The Australians call it “the colonial cringe,” and it may explain why the most influential newspaper in Canada is The New York Times. The New York Times is likely more influential in Canada than it is in New York. So when The New York Times published last weekend a long and harsh attack on the personality and record of a Canadian prime minister, that fact alone ranked as news in Canada, all the more so since it came in the opening days of a federal election (Canadians vote on October 19).
The long and harsh attack by the Canadian novelist and political commentator Stephen Marche, titled “The Closing of the Canadian Mind,” claims the following: “The nine and half years of [Prime Minister Stephen] Harper’s tenure have seen the slow-motion erosion of [Canada’s] reputation for open, responsible government. His stance has been a know-nothing conservatism, applied broadly and effectively. He has consistently limited the capacity of the public to understand what its government is doing, cloaking himself and his Conservative Party in an entitled secrecy, and the country in ignorance.”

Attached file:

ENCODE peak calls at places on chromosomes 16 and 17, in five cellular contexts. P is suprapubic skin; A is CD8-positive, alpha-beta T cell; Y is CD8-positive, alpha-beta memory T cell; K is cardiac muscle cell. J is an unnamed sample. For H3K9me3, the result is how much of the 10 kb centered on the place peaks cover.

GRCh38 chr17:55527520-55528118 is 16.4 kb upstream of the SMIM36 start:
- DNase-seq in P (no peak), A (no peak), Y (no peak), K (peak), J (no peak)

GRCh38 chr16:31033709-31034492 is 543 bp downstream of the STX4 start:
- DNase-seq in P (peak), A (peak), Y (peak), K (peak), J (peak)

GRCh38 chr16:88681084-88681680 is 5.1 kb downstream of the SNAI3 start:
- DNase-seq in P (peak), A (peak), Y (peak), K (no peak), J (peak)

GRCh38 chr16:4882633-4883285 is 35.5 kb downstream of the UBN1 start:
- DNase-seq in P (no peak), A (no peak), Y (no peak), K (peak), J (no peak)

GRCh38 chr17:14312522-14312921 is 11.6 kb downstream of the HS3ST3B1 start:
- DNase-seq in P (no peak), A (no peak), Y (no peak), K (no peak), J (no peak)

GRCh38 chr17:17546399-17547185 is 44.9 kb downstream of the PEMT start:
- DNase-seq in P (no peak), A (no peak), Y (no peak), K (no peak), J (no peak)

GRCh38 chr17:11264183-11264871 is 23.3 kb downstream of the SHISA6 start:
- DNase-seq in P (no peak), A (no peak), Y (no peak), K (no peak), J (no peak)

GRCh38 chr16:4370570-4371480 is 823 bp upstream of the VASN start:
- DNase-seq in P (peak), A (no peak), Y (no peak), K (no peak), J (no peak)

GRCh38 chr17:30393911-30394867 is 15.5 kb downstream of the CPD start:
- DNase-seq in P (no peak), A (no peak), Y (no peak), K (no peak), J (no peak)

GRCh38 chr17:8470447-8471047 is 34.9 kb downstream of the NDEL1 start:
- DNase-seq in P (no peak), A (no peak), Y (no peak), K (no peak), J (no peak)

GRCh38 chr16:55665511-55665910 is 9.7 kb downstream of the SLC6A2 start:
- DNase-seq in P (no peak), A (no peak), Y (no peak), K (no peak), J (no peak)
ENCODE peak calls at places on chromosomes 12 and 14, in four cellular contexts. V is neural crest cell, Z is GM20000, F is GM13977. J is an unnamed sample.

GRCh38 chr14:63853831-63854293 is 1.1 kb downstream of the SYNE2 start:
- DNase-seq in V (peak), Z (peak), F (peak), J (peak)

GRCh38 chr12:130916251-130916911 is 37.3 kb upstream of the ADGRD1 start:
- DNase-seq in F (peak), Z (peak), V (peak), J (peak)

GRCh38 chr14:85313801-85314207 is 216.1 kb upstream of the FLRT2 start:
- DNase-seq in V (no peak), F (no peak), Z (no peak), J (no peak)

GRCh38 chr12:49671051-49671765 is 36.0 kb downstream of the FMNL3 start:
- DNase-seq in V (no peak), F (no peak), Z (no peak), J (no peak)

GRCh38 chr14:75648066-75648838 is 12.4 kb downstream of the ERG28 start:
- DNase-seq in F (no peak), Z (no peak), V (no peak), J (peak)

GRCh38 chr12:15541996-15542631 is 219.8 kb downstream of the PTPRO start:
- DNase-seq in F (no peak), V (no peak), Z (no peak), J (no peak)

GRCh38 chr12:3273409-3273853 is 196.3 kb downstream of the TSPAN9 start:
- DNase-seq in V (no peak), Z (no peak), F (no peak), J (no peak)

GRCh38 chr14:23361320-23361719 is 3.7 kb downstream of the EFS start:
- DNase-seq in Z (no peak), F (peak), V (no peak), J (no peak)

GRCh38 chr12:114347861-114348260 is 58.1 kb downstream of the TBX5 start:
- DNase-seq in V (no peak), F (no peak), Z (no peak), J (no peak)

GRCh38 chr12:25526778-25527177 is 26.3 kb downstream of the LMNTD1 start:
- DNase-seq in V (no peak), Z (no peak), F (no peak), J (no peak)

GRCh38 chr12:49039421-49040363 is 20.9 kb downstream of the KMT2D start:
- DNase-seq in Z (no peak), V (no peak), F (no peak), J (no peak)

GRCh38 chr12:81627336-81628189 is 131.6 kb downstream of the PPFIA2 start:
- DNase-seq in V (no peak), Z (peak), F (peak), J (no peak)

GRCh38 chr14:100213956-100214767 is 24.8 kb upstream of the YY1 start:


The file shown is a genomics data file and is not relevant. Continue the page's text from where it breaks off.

And there’s more: Harper is “classically Orwellian,” his tenure characterized by the “active promotion of ignorance” and a “peculiar hatred for sharing information.” Worst, Harper “seems to think that his job is to prevent democracy.”
Yikes. That sounds awful! So what did Stephen Harper actually do? How precisely did the Canadian prime minister silence debate, suppress information, and squelch democracy? In which dungeon do his critics languish? What are the secrets he has concealed?
Even after reading all 17 paragraphs of Marche’s indictment, it’s hard to say. As so often happens with anti-Harper invective, the accusation combines intense outrage against the man with gaseous vagueness about the man’s offenses. You’re supposed to just know. If you don’t know already, it won’t be explained to you...